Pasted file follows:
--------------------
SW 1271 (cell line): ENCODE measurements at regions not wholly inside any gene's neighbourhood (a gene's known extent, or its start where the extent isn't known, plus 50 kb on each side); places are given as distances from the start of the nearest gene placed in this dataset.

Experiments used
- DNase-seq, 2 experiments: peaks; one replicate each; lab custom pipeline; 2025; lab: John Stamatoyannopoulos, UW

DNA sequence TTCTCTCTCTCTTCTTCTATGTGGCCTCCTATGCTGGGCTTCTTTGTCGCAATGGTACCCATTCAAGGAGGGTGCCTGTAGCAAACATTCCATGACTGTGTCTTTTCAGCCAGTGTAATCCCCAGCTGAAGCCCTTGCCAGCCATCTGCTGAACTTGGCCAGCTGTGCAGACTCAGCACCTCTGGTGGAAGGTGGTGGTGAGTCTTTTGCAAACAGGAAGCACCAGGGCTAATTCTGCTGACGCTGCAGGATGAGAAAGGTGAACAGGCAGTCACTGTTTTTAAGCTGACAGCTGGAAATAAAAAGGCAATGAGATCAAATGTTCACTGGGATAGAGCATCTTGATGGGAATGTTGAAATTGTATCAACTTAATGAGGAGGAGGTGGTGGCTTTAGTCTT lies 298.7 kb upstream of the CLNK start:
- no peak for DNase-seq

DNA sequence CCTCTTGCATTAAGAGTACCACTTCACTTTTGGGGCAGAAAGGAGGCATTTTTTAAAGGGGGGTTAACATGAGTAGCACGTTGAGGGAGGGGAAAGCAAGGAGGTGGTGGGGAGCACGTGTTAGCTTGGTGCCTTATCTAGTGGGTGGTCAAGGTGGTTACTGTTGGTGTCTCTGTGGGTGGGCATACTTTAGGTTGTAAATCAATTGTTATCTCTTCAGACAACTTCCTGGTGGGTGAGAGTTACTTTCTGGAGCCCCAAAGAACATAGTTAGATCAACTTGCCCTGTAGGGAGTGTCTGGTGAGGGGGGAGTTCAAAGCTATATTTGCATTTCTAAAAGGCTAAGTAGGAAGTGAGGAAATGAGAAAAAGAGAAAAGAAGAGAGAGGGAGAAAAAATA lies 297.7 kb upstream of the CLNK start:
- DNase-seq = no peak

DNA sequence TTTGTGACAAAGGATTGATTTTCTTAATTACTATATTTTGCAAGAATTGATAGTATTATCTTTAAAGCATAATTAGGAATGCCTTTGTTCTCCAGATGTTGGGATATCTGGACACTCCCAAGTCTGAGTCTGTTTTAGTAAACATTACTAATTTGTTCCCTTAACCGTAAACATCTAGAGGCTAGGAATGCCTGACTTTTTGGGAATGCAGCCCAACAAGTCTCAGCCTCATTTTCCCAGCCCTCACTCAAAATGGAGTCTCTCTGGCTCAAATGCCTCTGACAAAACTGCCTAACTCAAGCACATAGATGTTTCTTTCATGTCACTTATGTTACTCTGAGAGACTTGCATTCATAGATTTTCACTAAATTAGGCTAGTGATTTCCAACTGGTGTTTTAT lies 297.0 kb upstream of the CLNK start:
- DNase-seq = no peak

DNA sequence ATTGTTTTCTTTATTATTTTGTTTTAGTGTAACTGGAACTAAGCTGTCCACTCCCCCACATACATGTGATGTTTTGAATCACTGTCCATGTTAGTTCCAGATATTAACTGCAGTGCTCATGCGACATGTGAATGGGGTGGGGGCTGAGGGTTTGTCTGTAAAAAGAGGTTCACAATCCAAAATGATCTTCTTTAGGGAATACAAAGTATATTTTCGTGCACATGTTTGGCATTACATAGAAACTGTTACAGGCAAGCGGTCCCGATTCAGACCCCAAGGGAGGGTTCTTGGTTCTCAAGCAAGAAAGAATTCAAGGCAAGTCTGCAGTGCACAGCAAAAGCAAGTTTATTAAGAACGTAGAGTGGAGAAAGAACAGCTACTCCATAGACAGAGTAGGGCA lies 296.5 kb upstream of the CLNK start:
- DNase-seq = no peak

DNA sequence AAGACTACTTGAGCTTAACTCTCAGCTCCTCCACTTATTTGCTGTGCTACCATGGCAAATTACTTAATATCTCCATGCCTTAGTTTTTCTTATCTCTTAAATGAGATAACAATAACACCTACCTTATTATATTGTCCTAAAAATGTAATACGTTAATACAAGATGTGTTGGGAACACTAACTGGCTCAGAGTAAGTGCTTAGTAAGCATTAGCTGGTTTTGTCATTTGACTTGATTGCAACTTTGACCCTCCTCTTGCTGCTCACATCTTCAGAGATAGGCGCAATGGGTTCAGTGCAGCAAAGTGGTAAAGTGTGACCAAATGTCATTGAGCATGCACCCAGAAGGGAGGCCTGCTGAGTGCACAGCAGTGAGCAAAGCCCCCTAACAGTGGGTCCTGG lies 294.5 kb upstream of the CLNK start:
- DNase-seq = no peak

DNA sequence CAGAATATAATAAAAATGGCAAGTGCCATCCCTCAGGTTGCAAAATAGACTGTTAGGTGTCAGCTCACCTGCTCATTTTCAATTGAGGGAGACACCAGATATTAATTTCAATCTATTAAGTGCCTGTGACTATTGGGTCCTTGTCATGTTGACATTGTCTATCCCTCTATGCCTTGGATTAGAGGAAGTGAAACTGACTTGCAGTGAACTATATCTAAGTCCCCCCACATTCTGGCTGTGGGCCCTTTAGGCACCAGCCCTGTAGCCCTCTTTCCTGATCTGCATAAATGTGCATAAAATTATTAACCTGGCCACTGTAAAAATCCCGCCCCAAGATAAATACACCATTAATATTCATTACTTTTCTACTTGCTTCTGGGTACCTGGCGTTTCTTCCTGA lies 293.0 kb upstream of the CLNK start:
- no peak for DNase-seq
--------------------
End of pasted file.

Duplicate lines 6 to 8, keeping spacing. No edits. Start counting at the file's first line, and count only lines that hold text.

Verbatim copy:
DNA sequence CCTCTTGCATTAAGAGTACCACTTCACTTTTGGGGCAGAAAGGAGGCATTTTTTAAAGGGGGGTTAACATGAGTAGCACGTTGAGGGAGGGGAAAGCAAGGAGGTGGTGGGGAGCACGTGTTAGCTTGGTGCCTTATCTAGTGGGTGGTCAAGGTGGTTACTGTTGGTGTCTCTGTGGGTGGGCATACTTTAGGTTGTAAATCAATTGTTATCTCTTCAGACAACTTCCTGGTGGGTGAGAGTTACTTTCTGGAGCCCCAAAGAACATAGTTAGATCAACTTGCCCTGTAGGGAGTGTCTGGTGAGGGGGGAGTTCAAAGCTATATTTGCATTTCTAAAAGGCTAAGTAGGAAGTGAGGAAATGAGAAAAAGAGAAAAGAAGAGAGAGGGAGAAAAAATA lies 297.7 kb upstream of the CLNK start:
- DNase-seq = no peak

DNA sequence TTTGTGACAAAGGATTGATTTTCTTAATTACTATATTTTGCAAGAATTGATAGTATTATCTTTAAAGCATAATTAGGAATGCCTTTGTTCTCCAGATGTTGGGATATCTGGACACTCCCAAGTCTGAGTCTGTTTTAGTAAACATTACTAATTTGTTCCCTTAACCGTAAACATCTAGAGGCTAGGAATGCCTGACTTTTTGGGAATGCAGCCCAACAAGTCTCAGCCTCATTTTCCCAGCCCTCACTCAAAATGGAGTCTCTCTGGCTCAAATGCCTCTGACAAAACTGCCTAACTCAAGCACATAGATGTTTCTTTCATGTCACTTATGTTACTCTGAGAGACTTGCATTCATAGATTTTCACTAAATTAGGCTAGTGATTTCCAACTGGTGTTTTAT lies 297.0 kb upstream of the CLNK start: